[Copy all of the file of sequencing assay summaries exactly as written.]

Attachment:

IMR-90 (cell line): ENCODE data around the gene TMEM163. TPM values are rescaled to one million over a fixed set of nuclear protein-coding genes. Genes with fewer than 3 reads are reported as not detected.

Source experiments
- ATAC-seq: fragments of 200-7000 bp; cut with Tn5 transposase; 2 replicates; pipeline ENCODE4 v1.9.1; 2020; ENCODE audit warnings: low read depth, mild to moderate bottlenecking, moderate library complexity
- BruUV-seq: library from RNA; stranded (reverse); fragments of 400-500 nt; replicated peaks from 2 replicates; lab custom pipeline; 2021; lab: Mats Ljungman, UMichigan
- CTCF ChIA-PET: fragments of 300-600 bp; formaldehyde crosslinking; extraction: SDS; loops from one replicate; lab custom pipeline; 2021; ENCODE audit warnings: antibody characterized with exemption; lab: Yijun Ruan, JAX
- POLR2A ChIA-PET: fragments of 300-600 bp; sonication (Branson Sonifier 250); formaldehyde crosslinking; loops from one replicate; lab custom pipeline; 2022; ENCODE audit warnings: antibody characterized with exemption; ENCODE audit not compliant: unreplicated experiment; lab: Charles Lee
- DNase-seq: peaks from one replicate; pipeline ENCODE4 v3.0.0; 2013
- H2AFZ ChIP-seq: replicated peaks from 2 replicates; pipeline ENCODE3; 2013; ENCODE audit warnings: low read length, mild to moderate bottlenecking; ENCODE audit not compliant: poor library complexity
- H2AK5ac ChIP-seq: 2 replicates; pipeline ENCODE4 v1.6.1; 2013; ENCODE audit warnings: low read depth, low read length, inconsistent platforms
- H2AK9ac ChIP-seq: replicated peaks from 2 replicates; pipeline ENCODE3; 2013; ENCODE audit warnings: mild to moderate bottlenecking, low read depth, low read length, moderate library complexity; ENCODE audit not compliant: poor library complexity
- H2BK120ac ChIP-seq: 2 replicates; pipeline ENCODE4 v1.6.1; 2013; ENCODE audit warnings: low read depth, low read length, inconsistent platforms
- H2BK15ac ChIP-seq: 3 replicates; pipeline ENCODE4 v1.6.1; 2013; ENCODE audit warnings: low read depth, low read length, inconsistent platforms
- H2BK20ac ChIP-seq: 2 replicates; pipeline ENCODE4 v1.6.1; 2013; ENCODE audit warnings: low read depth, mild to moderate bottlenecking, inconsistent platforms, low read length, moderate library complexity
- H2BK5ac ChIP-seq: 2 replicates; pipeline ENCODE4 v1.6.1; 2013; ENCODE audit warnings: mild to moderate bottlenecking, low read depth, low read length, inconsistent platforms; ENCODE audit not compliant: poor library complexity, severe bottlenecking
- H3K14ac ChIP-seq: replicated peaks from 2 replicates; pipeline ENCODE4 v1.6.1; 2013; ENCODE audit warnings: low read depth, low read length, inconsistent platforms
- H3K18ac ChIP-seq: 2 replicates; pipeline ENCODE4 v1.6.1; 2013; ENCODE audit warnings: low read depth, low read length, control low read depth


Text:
IMR-90 (cell line): ENCODE data around the gene TMEM163. TPM values are rescaled to one million over a fixed set of nuclear protein-coding genes. Genes with fewer than 3 reads are reported as not detected.

Source experiments
- ATAC-seq: fragments of 200-7000 bp; cut with Tn5 transposase; 2 replicates; pipeline ENCODE4 v1.9.1; 2020; ENCODE audit warnings: low read depth, mild to moderate bottlenecking, moderate library complexity
- BruUV-seq: library from RNA; stranded (reverse); fragments of 400-500 nt; replicated peaks from 2 replicates; lab custom pipeline; 2021; lab: Mats Ljungman, UMichigan
- CTCF ChIA-PET: fragments of 300-600 bp; formaldehyde crosslinking; extraction: SDS; loops from one replicate; lab custom pipeline; 2021; ENCODE audit warnings: antibody characterized with exemption; lab: Yijun Ruan, JAX
- POLR2A ChIA-PET: fragments of 300-600 bp; sonication (Branson Sonifier 250); formaldehyde crosslinking; loops from one replicate; lab custom pipeline; 2022; ENCODE audit warnings: antibody characterized with exemption; ENCODE audit not compliant: unreplicated experiment; lab: Charles Lee
- DNase-seq: peaks from one replicate; pipeline ENCODE4 v3.0.0; 2013
- H2AFZ ChIP-seq: replicated peaks from 2 replicates; pipeline ENCODE3; 2013; ENCODE audit warnings: low read length, mild to moderate bottlenecking; ENCODE audit not compliant: poor library complexity
- H2AK5ac ChIP-seq: 2 replicates; pipeline ENCODE4 v1.6.1; 2013; ENCODE audit warnings: low read depth, low read length, inconsistent platforms
- H2AK9ac ChIP-seq: replicated peaks from 2 replicates; pipeline ENCODE3; 2013; ENCODE audit warnings: mild to moderate bottlenecking, low read depth, low read length, moderate library complexity; ENCODE audit not compliant: poor library complexity
- H2BK120ac ChIP-seq: 2 replicates; pipeline ENCODE4 v1.6.1; 2013; ENCODE audit warnings: low read depth, low read length, inconsistent platforms
- H2BK15ac ChIP-seq: 3 replicates; pipeline ENCODE4 v1.6.1; 2013; ENCODE audit warnings: low read depth, low read length, inconsistent platforms
- H2BK20ac ChIP-seq: 2 replicates; pipeline ENCODE4 v1.6.1; 2013; ENCODE audit warnings: low read depth, mild to moderate bottlenecking, inconsistent platforms, low read length, moderate library complexity
- H2BK5ac ChIP-seq: 2 replicates; pipeline ENCODE4 v1.6.1; 2013; ENCODE audit warnings: mild to moderate bottlenecking, low read depth, low read length, inconsistent platforms; ENCODE audit not compliant: poor library complexity, severe bottlenecking
- H3K14ac ChIP-seq: replicated peaks from 2 replicates; pipeline ENCODE4 v1.6.1; 2013; ENCODE audit warnings: low read depth, low read length, inconsistent platforms
- H3K18ac ChIP-seq: 2 replicates; pipeline ENCODE4 v1.6.1; 2013; ENCODE audit warnings: low read depth, low read length, control low read depth